Secretary Frances Adamson: I think we are seen in a number of capitals in the world as being people who are willing to roll up our sleeves and get things done. That's not necessarily because we are diplomats it's probably has more to do with the fact that we're Australian. But being Australian diplomats, I think it's sort of a can-do approach, a problem solving approach, a convening approach, you know, if you're not a permanent member of the Security Council, when they convene, if you like, through their, through their power in many respects, you've got to convene through the quality of your ideas, the ability to build bridges between people. And we've done that through the umbrella group in on climate change. We've done it, I think, by being a good neighbor in our own region when it comes to ASEAN. Of course, there's a long history of effective Australian diplomacy often with Japan. And when it when it comes to disarmament and nonproliferation, there are a wide range of areas where we've done it and where we will continue to do it. So I'd like to think that we're probably seen as being in the world's top 10 most capable diplomatic services. I mean, we're only in 89 countries, and we only have 111 posts, which is about half of what the really big ones have, you don't have to be big to be effective, but you do have to have deep knowledge of the countries and the issues that you're working with. And I think we can make a real contribution as we are actually, as we have. And as we are during COVID. And whether that has to do with the health aspects of it. Through the work we did on PPE, the work that we did in relation to the WHO inquiry or whether it has to do with the T bit, the bit that was added: Trade in 1987, two years after I started and the contribution that we can make to Australia's economic recovery, you know, through trade and investment and through the World Trade Organization. But also I think we've got some of the world's best trade negotiators and they're continuing to negotiate free trade agreements and Australian businesses, keen with our help to take advantage of those two.

Michael Fullilove: There's also the consular element of DFAT’s work of course and that's been a huge focus over the course of the pandemic. Tell us a bit about DFAT’s work on behalf of Australians abroad during COVID and what do you say Frances to those critics who believe that the Australian Government has abandoned Australians abroad by not allowing them to come home in a timely manner?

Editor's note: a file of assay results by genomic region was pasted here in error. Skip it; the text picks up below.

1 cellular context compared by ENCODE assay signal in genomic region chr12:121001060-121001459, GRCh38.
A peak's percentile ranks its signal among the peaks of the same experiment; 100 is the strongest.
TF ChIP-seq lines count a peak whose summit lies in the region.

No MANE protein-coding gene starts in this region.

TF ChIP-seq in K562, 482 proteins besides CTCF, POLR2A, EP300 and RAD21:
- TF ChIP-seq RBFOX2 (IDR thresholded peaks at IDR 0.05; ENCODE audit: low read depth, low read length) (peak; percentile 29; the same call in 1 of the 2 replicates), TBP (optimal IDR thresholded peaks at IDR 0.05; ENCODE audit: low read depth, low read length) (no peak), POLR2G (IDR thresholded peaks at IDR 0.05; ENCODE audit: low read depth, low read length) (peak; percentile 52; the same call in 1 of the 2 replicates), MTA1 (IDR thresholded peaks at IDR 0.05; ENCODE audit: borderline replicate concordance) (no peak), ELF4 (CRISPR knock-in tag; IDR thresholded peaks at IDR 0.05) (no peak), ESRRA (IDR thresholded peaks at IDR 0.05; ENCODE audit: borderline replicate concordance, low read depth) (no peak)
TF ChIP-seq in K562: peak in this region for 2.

Secretary Frances Adamson: Well, look, the first thing I'd say is you're absolutely right to draw attention to DFAT’s consular role, and of course, it's not just a role in a theoretical sense. The consular assistance that we provide is provided by Australian consular staff overseas. In fact, all of our staff overseas at the moment, whether they're Australia based and might normally call themselves diplomats, or whether they are consular staff or whether there are locally engaged staff. The single-minded purpose that everyone has had has been to assist Australians facing hardship overseas as a result of COVID many of whom, of course, have been unable to return. Now we know because the statistics tell us that something like 470,000 Australians have returned during COVID. Many of those have been able to come under their own steam. Over 60,000 we've specifically assisted to come home and over 40,000 we've assisted to the point of these facilitated commercial flights which are very labour intensive to do. I from the department's point of view, we feel this very keenly because we are we have a mandate to assist Australians in trouble overseas. We've never given up every single day. We work at this. I've been speaking over the last couple of months, very regularly to as many of our heads of mission as I can. They're personally very invested in this. Their consular staff are very skilled. But it's a big, big, heavy lift, you know, we've specifically assisted in that way over 40,000 Australians, but there are still about 39,000, who've registered with us as wanting to come home, some of those will be able to do so under their own steam, but many of them, including those who are vulnerable, will not be able to do so without, without our assistance. So look, the only thing I can say is, we will keep at it, as long as there's a job to be done. I think many Australians overseas and at home understand why it's been done, the way it's been done. I think there's been quite strong support domestically, obviously, for the policies that the government's pursued. And we have ultimately, at least so far, been very successful in controlling the spread of COVID. And in being able to continue to recover economically, all of that makes us stronger as we come through COVID. All of that makes us more capable, to face some of the big strategic challenges that we're facing, not just in our immediate region, the Indo-Pacific, but more broadly, globally. And, you know, because law has been, Lowy’s been tracking this and measuring it in all the very helpful ways that you do that, you know, it is going to be important to see what changes are made, who's up who's down when COVID once we finally, at a certain point, we when we in a different world, I don't think we should talk about a post COVID world so much as a COVID shaped world and, and how fit we are then to pursue our national interests.